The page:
What a world it would be if our politics made more room for hospitality. What a world it would be if more communities highlighted welcome and protection of the most vulnerable. What a world it would be if we as a species could honour the primal hospitality the earth has shown us by living in communion with nature. We are a long way from a world where the feminine is valued. But, it is as available to us today as it has been throughout history.
As I approach the final days of Advent and hustle to finish the last minute preparations for Christmas, I find myself asking myself, “Have I been hospitable enough? Where do I need to make room for the ‘other’? Where do I need to stand for the ‘more’ that continues to seek to be born in our world, transforming and humanizing our world?” For today, I give thanks to Our Lady and to the people who carried her aloft that fine Sunday in Phoenix for serving as witnesses to the power of hospitality to heal our hearts and our world.
Your reflection on Our Lady which stemmed from your reconnection with your priest friend and the devotion, I would say, of his mostly poor parishioners, to Our Lady of Guadalupe, is not only very informative but very inspirational to me, linking as it does, and reminding me, of the association of our Mother, the Mother of Jesus, God’s Son, with hospitality. I recently gave a piece of jewellery to a friend-I call it this because you wouldn’t be able to buy it from a store selling Christian objects in Australia. It was an image of Our Lady of Guadalupe set amidst real tiny dried flowers, enclosed in an oval case of some kind of special glass, on a long chain. My friend is poor and devoted to Our Lady so I knew she would like it as there has been little beauty and tangible expressions of religious comfort in her life in recent times. God did not make us pure spirits but human beings, and hospitality is a fruit of the Holy Spirit though given another name like “kindness”. This religious object is handmade by a Mexican family who seem to have formed a cottage industry, primarily by hand crafting all kinds of this tedious jewellery for sale overseas. I was very much tempted not to part with it but I rarely wear jewellery, so it would be wasted on me. I do have a Marian devotion of sorts but not at all like that associated with the Spanish culture. Also, your blog brought in many themes tangentially which has stirred and freshened my memory for prayer and what I call uplifting ‘God thoughts’ during the day. You mention the philosopher, Emmanuel Levinas, who seems to have incorporated many startling original spiritual ideas in his writings, but common folk such as myself, need intellectually gifted people like you to pull the threads out and weave them in such a way as you have done here, so that they are not lost in the plethora of spiritual offerings available to us today. Thank you for your reflection.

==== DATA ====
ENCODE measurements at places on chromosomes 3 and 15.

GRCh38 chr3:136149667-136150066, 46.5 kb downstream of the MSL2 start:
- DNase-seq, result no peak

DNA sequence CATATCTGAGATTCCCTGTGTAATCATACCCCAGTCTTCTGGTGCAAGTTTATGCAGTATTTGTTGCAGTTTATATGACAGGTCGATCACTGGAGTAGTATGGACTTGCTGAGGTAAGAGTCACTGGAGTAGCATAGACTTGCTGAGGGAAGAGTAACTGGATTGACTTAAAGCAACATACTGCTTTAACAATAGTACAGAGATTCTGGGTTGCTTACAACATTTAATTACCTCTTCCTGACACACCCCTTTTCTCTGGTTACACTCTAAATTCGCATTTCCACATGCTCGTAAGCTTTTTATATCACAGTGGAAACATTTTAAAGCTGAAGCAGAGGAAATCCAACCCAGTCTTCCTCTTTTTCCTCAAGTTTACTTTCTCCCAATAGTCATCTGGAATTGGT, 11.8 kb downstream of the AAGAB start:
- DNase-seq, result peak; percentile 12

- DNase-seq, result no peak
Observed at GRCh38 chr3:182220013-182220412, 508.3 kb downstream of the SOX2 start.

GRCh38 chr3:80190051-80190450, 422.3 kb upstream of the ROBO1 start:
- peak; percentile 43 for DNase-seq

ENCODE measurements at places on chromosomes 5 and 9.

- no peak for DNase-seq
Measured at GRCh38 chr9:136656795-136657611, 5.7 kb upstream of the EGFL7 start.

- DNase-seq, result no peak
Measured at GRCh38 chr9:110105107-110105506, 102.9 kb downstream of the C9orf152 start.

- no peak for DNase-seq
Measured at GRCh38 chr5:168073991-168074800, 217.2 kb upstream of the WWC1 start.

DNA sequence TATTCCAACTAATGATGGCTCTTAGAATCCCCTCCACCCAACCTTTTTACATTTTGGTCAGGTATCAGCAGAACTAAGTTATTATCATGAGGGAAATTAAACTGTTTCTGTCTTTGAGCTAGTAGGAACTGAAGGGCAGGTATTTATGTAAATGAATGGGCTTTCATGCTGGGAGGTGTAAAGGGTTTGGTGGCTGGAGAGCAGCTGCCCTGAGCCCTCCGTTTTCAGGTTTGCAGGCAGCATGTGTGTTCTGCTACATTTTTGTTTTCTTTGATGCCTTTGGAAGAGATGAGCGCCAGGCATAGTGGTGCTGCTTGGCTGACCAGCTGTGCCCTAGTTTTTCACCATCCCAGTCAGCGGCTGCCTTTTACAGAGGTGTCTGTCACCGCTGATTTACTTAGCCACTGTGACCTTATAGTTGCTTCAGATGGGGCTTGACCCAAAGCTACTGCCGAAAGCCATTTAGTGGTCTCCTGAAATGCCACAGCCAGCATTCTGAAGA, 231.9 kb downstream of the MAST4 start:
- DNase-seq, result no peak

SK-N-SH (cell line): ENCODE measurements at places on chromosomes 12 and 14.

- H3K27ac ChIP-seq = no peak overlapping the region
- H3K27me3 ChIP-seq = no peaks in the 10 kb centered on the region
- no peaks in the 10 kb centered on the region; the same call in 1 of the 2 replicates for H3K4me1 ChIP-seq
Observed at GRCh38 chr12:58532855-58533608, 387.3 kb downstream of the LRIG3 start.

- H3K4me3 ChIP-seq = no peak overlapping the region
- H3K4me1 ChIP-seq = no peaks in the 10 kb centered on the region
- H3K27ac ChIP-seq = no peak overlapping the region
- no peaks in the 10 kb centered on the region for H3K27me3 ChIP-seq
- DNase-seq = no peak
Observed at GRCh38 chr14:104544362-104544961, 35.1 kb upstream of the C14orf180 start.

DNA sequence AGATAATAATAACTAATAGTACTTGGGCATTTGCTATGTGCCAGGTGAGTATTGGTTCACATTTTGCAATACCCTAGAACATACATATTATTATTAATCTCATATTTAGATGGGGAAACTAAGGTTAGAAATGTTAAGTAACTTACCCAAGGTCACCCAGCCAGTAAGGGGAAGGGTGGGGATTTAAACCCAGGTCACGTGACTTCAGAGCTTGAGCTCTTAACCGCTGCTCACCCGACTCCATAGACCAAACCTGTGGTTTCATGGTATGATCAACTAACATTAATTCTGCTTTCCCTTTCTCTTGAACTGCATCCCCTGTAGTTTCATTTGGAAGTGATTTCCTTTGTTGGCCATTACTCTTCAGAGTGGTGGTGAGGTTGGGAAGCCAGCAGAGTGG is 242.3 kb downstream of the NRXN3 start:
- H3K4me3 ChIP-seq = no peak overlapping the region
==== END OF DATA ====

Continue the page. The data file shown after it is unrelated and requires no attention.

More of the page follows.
Thank you Carolyn for your kind response. It is true that Our Lady has a universal appeal and I suspect the friend to whom you gave the Mexican pendant of Our Lady of Guadalupe was comforted. I shall continue to try to integrate the wisdom of others in my writing. Wishing you all the best as you journey in Australia. Michael